Lap weld

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a lap joint made by welding together overlapping edges or ends.

See also: Lap

Webster's Revised Unabridged Dictionary, published 1913 by G. & C. Merriam Co.
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* Redesign the part with joints that can withstand more heat, such as substituting a lap weld for a butt joint.
Lap weld. Square edges aren't of great importance if it's either a full- or partial-penetration application, but air gaps between the workpieces will severely limit both penetration and welding speeds.
Realizing these tolerances created additional process problems, delays, and their associated costs, Calsonic took a serious second look at standard converter design and eventually settled on a lap weld with controlled penetration as being the most appropriate to their requirements.
In the early 1960s, basic oxygen process for steel manufacture was in place and the Bessemer process, furnace butt weld and lap weld pipe were discontinued.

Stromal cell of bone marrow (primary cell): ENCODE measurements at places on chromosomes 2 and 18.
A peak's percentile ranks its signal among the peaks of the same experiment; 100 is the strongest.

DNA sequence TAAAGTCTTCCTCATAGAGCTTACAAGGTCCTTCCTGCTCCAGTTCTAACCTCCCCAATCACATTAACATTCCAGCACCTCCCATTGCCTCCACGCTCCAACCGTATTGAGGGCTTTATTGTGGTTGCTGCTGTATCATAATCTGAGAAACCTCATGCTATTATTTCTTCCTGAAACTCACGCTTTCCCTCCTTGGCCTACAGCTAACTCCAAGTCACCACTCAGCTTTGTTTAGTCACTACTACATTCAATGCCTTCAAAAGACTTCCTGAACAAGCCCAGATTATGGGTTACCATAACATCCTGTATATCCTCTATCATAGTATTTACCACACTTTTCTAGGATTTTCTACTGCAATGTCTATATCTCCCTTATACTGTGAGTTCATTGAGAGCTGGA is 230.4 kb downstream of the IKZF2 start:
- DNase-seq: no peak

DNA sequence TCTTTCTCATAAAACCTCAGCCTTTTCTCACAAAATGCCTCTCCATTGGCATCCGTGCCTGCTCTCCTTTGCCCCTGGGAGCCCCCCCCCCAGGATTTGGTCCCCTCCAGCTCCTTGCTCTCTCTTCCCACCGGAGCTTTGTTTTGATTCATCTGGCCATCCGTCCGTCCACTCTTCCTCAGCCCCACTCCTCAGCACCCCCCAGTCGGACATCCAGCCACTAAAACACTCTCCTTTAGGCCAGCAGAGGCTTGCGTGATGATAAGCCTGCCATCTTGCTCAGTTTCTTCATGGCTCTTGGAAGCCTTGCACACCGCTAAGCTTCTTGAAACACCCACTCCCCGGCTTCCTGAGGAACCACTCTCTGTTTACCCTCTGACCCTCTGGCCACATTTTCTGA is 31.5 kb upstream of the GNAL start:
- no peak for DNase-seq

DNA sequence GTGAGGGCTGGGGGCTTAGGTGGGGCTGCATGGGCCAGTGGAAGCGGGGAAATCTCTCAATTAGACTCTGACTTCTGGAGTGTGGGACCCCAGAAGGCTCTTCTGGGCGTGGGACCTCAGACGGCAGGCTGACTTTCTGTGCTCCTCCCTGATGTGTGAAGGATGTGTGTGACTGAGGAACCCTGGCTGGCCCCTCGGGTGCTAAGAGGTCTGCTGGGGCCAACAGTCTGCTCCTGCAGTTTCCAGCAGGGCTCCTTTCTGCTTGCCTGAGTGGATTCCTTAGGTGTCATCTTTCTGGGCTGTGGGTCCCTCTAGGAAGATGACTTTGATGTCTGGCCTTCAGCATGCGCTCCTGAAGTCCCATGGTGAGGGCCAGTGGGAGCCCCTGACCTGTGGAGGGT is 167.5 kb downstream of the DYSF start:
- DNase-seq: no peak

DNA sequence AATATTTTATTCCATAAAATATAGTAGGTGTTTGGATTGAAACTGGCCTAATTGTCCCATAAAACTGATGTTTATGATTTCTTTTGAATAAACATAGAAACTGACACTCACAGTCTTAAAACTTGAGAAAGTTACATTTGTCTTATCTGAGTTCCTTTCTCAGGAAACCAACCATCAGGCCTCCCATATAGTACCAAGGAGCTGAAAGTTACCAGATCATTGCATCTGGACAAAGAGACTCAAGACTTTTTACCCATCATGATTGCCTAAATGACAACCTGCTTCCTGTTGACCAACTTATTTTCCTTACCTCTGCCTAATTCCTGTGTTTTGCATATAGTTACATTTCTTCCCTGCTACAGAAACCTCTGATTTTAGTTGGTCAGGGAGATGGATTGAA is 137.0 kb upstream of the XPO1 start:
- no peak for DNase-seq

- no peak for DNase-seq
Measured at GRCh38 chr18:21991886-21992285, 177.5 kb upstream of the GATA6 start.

Formation Mechanism of Typical Onion Ring Structures and Void Defects in Friction Stir Lap Welded Dissimilar Aluminum Alloys.
Pipeline operators use guidance published in PHMSA's TTO5--Low Frequency ERW and Lap Welded Longitudinal Seam Evaluation--to model the effect of pressure cycle-induced fatigue on the growth of crack flaws to determine the optimum integrity re-assessment date prior to their growth to a critical level.
The force at break of the lap welds was assessed on an Instron Model 4206 Universal testing machine at a cross-head speed of 5 mm/min.
Lap welds melt a lot of metal to produce a small connection, but they have a much larger tolerance on position than butt welds (Pascu et al., 2009, a).